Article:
To be clear, Roberta Cleopatra Flack, who was born February 10, 1936, is a different kind of musical diva--not the most prolific or beloved like some of her peers, but definitely not the kind of unsung artist that merits an hour-long documentary. On the contrary, she's one of those musicians that most people are unaware that they know. A lot of her music has been covered by multiple artists, and I think that for a lot of my peers, she is better known for her duets with similarly understated R&B balladeers. To some, her music might be disregarded as the kind of background white noise that one might hear in a department store or in a waiting room, To others, Flack's music is the embodiment of romantic love, a pure and almost naive emotion to build one's career around; yet, in her prime, Roberta Flack sang love songs because once upon a time, people used to fall in love.
Her classic well-known solo hits were all released in the 70s. Often they were covers of previously released songs such as Will You Still Love Me Tomorrow (1972). This was one of the first big hits written by Carole King and Gerry Goffin, originally performed as a faster-tempo doo-wop song by The Shirelles in 1960. King released it as a ballad on her iconic Tapestry album in 1971, and in 2004 Amy Winehouse released a version that definitely demonstrates her respect for doo-wop, pop, and Flack's soulful version. (If you want an interesting nod to the original, check out Leslie Grace's 2018 release.)
Flack recorded the original version of Feel Like Makin' Love in 1974, but it was also covered several times that same year. I like these two instrumental takes by Roy Ayers and Bob James, as well as this funkier version released by Marlena Shaw. But I have to be honest--this this pop version released by George Benson in 1983 is meh, even though it sounds a lot like something Flack and Donny Hathaway might have recorded as a duet. D'Angelo planned to record a duet with Lauryn Hill that never materialized, but his 2000 neo-soul version is a perfect nod to the original.
It was fascinating to learn that Flack's version of The First Time Ever I Saw Your Face (1971), was originally a folk song that had been written in 1957 for Peggy Seegar (yes, she is related to Pete). It was recorded several times, most notably by Peter, Paul and Mary and gospel duo Joe and Eddie (1963). While I can clearly hear those influences, hers has become the definitive cover upon which others are based. Compare these two versions by Isaac Hayes and Johnny Cash, as well as this modern take by Celine Dion.
Finally, Killing Me Softly (1973) is probably her best known hit, a classic ballad that has aged like fine wine. I remember hearing it regularly on the Quiet Storm until this Al B. Sure remake in 1989, which then was remade in 1996 by The Fugees. Both versions are dope, and that is not my nostalgia speaking (okay it is). So color me surprised to learn that Nancy Sinatra (released in 2013) and Perry Cuomo (1992) both recorded this song, which reminded me of the Anne Murray (1973) easy listening version that I recall from 70s AM radio. Also, I was fascinated to learn about this bizarre history of the song's original singer, Lori Lieberman (1971)...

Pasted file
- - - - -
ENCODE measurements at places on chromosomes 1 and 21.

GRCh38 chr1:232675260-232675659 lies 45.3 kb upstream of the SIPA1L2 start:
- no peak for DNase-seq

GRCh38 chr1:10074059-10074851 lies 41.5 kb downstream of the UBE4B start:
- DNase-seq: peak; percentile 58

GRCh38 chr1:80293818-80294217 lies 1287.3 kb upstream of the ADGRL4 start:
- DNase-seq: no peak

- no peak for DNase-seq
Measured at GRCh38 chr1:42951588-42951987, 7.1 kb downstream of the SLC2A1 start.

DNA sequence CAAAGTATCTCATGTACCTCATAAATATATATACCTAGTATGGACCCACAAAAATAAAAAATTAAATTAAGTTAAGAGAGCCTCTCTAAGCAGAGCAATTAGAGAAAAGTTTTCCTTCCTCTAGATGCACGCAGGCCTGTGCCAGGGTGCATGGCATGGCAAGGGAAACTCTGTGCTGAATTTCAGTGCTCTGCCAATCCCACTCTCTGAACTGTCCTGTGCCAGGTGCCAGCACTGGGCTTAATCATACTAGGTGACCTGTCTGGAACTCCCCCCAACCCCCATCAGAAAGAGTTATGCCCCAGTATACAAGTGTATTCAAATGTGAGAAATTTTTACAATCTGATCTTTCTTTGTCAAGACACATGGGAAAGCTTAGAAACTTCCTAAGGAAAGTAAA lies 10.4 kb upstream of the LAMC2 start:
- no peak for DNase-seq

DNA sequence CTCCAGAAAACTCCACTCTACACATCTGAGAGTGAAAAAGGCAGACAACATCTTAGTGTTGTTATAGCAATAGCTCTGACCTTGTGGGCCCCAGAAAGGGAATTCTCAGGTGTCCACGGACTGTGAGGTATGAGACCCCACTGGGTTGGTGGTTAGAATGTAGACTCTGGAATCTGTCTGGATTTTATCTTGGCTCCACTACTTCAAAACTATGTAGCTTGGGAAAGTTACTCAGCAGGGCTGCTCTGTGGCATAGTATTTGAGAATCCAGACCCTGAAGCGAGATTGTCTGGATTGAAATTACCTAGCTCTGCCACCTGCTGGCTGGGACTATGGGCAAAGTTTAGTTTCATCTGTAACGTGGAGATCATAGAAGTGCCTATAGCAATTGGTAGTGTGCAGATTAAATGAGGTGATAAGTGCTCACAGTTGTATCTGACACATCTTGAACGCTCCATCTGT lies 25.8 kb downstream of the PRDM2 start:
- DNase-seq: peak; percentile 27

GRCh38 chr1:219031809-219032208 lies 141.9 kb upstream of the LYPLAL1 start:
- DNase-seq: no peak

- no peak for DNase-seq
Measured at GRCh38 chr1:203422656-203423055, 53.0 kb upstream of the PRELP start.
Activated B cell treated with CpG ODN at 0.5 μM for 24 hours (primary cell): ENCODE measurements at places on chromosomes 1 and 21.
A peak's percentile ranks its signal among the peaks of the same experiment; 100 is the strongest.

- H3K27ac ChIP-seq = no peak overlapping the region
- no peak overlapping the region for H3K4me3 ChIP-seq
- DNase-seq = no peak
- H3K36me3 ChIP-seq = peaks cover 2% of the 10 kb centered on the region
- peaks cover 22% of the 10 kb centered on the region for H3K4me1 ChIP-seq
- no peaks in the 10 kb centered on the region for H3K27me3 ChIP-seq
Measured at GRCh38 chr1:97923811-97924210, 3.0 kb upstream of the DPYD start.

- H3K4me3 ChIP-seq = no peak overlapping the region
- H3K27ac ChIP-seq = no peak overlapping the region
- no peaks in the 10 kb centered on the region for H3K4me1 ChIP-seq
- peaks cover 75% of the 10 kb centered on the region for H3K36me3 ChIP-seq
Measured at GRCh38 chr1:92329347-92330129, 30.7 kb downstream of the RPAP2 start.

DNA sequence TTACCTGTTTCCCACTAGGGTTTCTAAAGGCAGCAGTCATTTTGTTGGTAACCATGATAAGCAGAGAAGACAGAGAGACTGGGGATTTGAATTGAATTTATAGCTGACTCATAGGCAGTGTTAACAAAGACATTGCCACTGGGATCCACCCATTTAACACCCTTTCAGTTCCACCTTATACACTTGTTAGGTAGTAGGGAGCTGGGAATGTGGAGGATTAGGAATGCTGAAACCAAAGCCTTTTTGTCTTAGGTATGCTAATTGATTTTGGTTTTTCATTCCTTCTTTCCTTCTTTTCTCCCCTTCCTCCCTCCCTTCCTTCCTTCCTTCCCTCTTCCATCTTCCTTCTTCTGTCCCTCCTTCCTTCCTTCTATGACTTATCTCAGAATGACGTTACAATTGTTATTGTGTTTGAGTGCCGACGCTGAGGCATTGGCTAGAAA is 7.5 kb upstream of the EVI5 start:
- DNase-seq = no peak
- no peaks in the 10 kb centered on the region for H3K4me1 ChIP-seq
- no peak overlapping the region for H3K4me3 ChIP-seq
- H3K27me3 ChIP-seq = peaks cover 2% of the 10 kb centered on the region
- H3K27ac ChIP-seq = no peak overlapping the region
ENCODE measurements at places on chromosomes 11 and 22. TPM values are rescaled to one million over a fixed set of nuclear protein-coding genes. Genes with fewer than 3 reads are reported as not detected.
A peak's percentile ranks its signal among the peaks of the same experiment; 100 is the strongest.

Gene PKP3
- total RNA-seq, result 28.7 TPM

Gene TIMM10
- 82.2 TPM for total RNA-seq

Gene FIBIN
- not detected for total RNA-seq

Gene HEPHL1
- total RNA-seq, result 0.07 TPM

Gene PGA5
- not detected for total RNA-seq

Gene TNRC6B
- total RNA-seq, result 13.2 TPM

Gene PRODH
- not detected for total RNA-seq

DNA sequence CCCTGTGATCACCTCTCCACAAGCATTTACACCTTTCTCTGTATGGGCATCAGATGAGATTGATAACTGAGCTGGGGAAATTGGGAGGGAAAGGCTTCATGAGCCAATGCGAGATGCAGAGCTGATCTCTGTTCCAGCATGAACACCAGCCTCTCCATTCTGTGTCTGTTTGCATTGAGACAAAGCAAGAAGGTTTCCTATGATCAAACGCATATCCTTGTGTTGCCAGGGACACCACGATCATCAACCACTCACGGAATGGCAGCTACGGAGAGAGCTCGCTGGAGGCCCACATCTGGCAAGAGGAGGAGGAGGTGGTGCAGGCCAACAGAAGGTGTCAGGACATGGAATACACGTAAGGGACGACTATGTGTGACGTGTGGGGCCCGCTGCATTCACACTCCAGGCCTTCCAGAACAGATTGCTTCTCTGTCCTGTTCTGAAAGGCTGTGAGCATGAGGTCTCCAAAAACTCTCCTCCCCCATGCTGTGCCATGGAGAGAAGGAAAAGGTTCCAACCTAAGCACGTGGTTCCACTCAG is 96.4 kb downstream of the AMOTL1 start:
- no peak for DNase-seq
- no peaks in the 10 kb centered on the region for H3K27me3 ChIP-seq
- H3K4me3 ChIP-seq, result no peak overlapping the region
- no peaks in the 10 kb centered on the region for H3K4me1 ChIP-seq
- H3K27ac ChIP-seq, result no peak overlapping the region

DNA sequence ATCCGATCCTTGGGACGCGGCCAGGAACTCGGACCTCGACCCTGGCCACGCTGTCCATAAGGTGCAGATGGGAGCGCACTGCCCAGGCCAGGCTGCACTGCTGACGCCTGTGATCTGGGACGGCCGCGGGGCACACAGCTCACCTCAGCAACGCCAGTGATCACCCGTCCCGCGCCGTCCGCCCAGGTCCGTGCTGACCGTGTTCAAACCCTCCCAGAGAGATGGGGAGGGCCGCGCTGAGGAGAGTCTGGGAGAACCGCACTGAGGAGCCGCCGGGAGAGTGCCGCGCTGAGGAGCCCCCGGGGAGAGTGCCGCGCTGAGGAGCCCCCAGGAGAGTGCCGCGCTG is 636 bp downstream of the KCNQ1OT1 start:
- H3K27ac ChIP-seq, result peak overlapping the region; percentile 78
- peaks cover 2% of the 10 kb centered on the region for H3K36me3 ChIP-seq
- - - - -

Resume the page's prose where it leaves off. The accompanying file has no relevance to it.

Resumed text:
I posted It Might Be You (1994) to the Facebook mini playlist, because I was looking for a more contemporary release. I recall this version from Waiting to Exhale, which referenced the fact that it had been featured in Tootsie (recorded in 1982 by Steve Bishop). Patti Austin's spare version on her 1992 live album is simply beautiful.
And speaking of songs from movies, who remembers Flack's Just When I Needed You from Bustin' Loose (1981)? Or what about the theme song to Valerie/The Hogan Family? Anybody? Just me? Ok...
DuetsI did not include any duets on the Facebook playlist in order to highlight that Flack had been a respectable solo artist in her own right. But it is impossible to overlook the fact that some of her best work was in collaboration with other artists, most notably the late Donny Hathaway (1945-1979). Here are a few gems from their catalog:
You've Got A Friend (1971)
Where Is the Love? (1972)
The Closer I Get To You (1978)
Back Together Again and You Are My Heaven (released in 1980)
After Hathaway's tragic death, Flack teamed up with Peabo Bryson, and they released a few respectable hits in the early 80s, the biggest of which was Tonight, I Celebrate My Love (1983). They also recorded a version of If Only For One Night in 1980, before it became a hit for Luther Vandross in 1985 (which was originally written and recorded by Brenda Russell in 1979).
Speaking of the late Luther Vandross, who worked with Flack and several other artists as a backup singer in the 70s, he wrote You Stopped Loving Me, which appeared on both of their albums in 1981 (her version was included on the Bustin' Loose soundtrack). But can I be honest that I was more excited to find their collaboration on this jingle for Löwenbräu beer? I am SO Eighties right now...
One last thing I wanted to share--while compiling this playlist I learned that Flack was scheduled to be honored at the most recent Grammy Awards with a Lifetime Achievement Award. Since suffering a stroke back in 2016, her public appearances have been rare. However, in preparation for the telecast which aired on February 26, she gave interviews to The Guardian and the New York Post. She was also the subject of this comprehensive feature on NPR's Turning the Tables on her birthday, which offers more insight into her career and her life. I didn't watch the Grammys, but I saw that she appeared on the red carpet, so perhaps it is fortuitous to get this opportunity to honor her work in this moment.